Thanks for correcting me on the information source, DT. Both state and federal population estimates will vary, until we know for sure the exact populations, like the US census held every 10 years. City and county governments need to upkeep on projected populations to better serve their jurisdictions to upgrade public services for the common good.
The reason why Los Angeles annexed a great deal of land (i.e. the formerly incorporated communities of Hollywood, Watts, Venice and San Pedro) and the then-rural agrarian San Fernando Valley which was mostly urbanized by the late 1940's has much to do with acquisition of rights of water supply services, especially after the completion of the Los Angeles Aqueduct. In San Pedro's case has more to do with the opening of the Port of Los Angeles adjacent to the port of Long Beach. The city of L.A. is over 500 (504?) square miles (470 land, 34 water) and home to 3.8-3.9 million inhabitants.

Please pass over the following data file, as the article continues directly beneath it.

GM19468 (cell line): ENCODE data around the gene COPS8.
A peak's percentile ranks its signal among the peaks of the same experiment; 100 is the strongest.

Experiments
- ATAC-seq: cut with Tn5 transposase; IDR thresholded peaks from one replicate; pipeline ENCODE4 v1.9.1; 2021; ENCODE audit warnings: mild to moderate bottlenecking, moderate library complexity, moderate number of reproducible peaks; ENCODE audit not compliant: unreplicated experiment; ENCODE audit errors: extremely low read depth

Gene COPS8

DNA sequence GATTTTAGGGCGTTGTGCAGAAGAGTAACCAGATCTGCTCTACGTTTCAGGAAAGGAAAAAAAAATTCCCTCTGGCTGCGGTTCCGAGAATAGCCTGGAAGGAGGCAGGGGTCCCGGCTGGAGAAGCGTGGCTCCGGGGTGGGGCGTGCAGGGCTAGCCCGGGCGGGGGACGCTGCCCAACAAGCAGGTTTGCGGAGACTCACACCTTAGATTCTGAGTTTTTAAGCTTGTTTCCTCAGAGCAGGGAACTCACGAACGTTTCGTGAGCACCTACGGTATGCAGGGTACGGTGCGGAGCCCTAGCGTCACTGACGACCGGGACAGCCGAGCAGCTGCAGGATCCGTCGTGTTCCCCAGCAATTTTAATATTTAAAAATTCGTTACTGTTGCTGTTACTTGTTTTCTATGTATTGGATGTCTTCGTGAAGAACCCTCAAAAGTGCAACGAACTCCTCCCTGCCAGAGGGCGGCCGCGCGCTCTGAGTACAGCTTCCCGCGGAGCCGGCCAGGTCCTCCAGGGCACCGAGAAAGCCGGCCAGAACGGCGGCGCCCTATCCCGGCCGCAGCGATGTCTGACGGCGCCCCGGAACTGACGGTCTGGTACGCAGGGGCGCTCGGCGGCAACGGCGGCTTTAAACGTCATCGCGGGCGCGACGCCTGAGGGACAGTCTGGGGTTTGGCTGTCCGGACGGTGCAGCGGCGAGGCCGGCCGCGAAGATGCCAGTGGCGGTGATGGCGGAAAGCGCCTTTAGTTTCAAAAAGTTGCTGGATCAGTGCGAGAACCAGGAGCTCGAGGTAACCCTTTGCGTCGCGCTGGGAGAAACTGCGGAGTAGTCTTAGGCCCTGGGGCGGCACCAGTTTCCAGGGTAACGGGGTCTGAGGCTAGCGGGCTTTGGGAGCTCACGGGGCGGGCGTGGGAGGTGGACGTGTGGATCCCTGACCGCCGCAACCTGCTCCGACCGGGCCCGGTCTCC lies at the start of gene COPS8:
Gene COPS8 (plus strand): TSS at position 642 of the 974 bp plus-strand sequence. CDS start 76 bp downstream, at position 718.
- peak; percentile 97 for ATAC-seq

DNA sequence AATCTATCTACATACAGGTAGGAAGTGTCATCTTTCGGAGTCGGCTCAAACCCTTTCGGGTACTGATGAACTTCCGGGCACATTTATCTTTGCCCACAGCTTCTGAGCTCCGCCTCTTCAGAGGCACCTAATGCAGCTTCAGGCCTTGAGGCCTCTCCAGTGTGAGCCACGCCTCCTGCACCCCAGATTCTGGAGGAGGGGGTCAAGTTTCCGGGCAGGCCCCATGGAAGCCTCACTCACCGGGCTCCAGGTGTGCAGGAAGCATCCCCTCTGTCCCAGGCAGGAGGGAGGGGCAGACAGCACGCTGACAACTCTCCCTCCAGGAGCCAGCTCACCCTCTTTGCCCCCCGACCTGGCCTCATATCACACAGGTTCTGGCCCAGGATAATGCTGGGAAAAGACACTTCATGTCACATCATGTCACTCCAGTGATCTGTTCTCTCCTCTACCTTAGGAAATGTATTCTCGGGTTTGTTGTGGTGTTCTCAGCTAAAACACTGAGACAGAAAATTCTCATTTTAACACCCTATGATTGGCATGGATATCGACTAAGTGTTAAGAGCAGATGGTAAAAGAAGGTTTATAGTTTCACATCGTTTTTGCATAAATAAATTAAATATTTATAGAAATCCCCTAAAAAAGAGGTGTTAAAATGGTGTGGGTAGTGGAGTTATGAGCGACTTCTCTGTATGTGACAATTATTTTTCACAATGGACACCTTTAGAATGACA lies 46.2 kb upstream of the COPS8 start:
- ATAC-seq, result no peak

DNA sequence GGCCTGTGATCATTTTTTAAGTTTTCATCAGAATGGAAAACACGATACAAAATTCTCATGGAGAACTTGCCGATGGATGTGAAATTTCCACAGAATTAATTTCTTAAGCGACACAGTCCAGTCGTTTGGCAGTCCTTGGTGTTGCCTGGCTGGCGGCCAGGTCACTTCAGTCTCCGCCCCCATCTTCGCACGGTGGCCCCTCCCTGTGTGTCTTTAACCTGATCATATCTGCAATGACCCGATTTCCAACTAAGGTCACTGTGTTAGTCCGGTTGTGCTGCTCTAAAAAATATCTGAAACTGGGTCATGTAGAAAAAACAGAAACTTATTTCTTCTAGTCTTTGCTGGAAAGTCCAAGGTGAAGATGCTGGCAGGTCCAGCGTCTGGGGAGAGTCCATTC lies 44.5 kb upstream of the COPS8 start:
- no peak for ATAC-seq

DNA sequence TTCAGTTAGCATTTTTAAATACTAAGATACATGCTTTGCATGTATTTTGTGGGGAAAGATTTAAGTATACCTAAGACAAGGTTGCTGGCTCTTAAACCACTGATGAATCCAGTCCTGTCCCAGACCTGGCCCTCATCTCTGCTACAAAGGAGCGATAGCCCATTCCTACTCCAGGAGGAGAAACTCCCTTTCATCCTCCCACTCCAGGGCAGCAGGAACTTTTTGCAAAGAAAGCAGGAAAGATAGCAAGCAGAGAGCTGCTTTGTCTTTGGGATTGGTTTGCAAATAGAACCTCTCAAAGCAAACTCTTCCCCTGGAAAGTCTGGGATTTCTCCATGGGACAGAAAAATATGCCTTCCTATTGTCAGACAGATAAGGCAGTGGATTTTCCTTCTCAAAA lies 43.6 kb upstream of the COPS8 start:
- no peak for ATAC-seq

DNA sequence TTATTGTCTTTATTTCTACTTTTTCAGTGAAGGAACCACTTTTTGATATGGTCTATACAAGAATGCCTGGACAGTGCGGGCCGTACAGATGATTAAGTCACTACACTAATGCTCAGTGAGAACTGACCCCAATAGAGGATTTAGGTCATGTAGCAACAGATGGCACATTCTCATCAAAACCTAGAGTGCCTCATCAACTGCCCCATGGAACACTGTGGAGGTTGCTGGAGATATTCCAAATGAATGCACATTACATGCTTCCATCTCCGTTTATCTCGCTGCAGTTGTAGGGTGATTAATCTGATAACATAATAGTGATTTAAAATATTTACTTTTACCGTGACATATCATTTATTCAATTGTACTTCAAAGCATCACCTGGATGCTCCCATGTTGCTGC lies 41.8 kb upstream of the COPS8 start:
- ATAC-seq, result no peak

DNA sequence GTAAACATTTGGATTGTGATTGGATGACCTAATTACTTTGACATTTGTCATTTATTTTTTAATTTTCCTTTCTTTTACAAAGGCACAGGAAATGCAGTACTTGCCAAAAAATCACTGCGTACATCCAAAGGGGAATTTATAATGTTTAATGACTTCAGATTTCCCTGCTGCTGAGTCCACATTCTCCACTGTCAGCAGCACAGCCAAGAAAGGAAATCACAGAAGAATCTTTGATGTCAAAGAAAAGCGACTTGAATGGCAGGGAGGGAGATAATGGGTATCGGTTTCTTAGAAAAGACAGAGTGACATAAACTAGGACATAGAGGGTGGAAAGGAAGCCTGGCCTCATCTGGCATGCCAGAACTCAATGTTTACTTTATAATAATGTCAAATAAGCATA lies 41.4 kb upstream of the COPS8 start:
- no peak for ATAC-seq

Two other US cities: Oklahoma City, OK (it's city limits extends to rural expense of land to 621 square miles) and a greater municipal claim of undeveloped land is Juneau, Alaska at 3,255 square miles! larger than the tiny states of Delaware and Rhode Island combined. Both cities are state capitals, yet Juneau also an Alaskan borough with a total population of 32,000 is only less than one percent developed.